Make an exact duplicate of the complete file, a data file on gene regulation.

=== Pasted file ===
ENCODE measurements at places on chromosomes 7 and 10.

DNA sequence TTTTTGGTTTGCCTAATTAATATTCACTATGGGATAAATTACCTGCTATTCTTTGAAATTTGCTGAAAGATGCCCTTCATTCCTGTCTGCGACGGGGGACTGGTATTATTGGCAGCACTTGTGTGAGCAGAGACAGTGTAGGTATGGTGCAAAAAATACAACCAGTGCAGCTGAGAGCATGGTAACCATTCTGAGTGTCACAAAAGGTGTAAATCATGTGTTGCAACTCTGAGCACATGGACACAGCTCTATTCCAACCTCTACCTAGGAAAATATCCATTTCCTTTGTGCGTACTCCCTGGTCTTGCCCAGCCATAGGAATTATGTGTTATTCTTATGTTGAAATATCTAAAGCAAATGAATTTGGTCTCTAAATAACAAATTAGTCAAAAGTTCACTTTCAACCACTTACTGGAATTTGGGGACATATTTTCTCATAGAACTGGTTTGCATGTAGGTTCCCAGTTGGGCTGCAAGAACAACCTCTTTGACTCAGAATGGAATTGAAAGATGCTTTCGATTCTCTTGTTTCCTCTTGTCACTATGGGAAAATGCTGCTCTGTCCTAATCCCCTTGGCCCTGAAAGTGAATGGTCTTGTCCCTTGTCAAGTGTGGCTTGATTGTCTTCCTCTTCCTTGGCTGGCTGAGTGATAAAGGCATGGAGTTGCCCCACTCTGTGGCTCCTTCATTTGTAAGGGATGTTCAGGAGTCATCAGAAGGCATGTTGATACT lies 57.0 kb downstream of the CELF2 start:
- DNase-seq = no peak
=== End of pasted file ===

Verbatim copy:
ENCODE measurements at places on chromosomes 7 and 10.

DNA sequence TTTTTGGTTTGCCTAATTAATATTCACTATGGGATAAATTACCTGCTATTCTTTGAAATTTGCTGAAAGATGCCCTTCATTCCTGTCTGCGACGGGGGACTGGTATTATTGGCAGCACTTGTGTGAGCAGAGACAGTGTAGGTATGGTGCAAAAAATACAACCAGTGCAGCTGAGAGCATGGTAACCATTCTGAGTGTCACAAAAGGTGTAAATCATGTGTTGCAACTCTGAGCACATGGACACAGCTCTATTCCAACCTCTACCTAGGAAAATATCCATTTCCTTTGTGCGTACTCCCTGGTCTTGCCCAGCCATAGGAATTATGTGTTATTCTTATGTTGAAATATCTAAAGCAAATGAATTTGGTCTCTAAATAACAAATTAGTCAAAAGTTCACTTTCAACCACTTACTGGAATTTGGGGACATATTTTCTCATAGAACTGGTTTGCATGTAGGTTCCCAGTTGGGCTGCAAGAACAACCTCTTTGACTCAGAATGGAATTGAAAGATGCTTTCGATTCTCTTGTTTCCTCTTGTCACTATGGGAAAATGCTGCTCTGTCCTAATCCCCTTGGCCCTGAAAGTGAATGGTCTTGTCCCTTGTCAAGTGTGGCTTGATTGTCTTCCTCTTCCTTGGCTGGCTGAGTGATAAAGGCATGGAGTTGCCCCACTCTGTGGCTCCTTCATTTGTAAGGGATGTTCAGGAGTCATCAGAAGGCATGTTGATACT lies 57.0 kb downstream of the CELF2 start:
- DNase-seq = no peak